Herman Hemingway '53
Doctor of Humane Letters
A lawyer, public defender, law professor, public housing administrator, and architect of the Boston Human Rights Commission, the late Herman Hemingway, who passed away in December 2020, was the first Black man to graduate from Brandeis. He devoted his life to advocating for the poor, fighting racial bigotry, and broadly advancing the cause of social justice.
Growing up in Boston’s Roxbury section when it was a largely Jewish neighborhood, as a high school student he won scholarship offers from Brandeis, Harvard, and Boston College. He selected the then-brand-new Brandeis because he thought it would be an “innovative and exciting” place to study. He earned a bachelor’s degree in Near Eastern and Judaic studies.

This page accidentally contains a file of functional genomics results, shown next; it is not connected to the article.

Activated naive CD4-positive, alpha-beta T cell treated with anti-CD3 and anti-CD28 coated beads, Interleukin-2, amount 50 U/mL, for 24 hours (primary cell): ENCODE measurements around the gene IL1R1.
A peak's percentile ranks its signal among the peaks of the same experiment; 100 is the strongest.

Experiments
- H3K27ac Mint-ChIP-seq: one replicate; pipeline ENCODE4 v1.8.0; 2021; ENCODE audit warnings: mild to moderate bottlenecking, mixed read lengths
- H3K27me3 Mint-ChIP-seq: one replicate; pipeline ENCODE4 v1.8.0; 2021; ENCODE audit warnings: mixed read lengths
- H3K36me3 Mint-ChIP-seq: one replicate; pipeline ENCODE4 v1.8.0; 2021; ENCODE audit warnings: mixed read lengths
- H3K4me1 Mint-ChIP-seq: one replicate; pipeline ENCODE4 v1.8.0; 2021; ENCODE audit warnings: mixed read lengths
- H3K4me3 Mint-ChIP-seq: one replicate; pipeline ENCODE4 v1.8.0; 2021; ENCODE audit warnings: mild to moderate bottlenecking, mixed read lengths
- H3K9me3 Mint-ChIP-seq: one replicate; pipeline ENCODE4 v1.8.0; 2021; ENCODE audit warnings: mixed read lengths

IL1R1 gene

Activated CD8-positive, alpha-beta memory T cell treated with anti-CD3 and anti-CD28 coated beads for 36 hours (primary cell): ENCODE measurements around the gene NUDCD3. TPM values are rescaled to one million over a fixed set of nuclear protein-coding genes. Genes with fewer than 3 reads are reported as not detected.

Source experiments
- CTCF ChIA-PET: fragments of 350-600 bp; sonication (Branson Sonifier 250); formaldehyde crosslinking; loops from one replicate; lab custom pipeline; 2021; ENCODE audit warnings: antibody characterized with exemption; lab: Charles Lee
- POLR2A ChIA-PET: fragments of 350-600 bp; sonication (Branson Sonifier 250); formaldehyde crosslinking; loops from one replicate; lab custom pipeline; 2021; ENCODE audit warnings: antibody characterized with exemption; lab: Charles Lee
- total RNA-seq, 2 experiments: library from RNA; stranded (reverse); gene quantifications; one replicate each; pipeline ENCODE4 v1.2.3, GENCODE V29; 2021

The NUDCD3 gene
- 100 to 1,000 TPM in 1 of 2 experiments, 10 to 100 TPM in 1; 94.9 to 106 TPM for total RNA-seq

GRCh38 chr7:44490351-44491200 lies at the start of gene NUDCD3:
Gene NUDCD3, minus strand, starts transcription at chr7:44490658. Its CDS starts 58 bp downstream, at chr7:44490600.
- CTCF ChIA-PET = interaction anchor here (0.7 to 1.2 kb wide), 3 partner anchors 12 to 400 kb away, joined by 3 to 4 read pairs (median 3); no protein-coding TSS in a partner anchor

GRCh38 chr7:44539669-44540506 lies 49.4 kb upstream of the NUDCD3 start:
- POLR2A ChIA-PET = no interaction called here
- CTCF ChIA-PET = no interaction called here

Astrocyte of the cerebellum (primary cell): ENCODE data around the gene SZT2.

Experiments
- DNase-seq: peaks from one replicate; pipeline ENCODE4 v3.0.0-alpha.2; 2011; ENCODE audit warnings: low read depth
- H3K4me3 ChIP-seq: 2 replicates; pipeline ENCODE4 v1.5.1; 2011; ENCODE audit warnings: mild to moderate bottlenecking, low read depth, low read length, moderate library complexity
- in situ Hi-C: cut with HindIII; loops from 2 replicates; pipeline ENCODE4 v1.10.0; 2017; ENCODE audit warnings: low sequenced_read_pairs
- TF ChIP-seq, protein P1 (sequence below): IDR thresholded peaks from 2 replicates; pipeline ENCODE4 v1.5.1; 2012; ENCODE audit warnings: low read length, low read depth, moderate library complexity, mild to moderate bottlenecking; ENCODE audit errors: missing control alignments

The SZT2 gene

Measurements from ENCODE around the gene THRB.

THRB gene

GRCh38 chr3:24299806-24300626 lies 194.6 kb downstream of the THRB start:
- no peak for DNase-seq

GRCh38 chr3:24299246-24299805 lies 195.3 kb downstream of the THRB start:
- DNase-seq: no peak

After receiving a law degree from Suffolk University and serving as a public defender in the district courts in Roxbury and Chelsea, Hemingway founded his own civil rights law practice. His advocacy brought him into the administration of Boston Mayor Kevin White, where he served as an acting administrator of the Boston Housing Authority, and assisted in the creation of the Boston Housing Court and the Boston Human Rights Commission.
Hemingway traveled to Nigeria on a three-year sabbatical to serve as a university lecturer on the American legal system at the Ahmadu Bello University in Zaria. He returned to the U.S. to become chair of Boston State College’s Department of Public Service; chair of the Department of Criminal Justice at the University of Massachusetts Boston and a senior fellow at its McCormack Institute; and adjunct professor at the Boston College and Boston University law schools.